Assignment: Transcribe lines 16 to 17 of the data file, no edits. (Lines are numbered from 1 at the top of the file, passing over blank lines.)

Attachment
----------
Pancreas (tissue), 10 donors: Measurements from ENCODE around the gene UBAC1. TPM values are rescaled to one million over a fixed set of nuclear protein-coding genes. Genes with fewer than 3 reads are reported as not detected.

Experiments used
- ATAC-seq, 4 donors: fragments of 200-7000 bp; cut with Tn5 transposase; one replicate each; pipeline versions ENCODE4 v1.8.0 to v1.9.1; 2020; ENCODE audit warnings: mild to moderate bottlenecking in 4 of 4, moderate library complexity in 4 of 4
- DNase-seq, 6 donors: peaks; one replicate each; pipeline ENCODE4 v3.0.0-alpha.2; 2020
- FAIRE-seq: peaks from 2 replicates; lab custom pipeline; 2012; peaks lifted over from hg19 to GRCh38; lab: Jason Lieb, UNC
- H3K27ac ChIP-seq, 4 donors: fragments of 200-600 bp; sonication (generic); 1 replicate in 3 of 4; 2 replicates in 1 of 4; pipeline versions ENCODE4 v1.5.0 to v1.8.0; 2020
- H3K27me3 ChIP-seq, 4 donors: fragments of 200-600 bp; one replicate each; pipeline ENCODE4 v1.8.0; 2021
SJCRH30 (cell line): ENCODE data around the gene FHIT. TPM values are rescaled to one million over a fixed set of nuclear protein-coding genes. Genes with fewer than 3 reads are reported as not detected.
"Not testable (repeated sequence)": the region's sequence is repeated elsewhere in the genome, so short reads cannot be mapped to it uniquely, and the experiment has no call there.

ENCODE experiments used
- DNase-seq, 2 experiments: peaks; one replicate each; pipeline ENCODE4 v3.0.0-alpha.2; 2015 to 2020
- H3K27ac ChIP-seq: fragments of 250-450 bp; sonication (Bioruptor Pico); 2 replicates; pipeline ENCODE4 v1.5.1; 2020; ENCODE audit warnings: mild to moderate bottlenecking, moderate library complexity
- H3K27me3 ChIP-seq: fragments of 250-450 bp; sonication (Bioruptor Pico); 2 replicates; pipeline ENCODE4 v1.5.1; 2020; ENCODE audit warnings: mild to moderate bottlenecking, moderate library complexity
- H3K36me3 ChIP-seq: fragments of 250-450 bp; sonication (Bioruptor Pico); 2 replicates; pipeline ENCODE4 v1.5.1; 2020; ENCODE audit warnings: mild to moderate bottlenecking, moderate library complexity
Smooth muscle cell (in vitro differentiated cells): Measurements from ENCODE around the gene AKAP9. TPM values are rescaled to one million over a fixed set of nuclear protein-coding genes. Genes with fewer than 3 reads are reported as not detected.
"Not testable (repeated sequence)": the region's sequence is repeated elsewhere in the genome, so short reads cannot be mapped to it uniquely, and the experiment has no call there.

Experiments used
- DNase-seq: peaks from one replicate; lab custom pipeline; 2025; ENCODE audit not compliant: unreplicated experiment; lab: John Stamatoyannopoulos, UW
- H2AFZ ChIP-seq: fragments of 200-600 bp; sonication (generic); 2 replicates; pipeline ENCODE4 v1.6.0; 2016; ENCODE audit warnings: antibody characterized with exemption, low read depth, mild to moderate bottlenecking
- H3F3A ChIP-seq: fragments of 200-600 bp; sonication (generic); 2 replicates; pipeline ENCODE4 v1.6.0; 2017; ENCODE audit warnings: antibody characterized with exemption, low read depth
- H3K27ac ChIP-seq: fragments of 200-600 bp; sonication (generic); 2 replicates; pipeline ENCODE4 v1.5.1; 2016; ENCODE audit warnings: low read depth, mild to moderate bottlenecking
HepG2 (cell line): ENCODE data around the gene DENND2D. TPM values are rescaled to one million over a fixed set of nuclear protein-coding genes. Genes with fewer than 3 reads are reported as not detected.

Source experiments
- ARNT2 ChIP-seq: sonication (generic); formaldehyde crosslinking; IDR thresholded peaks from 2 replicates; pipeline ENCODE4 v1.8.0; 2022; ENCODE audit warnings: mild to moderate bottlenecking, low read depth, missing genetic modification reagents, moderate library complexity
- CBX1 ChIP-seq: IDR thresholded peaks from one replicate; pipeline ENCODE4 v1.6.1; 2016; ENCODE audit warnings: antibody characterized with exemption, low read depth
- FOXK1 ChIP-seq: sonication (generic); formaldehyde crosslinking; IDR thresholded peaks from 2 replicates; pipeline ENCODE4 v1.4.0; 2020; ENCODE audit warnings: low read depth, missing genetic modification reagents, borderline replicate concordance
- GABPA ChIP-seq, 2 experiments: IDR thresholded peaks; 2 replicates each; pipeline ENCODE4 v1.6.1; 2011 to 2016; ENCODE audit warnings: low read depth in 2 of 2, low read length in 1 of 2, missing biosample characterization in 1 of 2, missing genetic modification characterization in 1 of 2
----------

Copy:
"Not testable (repeated sequence)": the region's sequence is repeated elsewhere in the genome, so short reads cannot be mapped to it uniquely, and the experiment has no call there.

Experiments used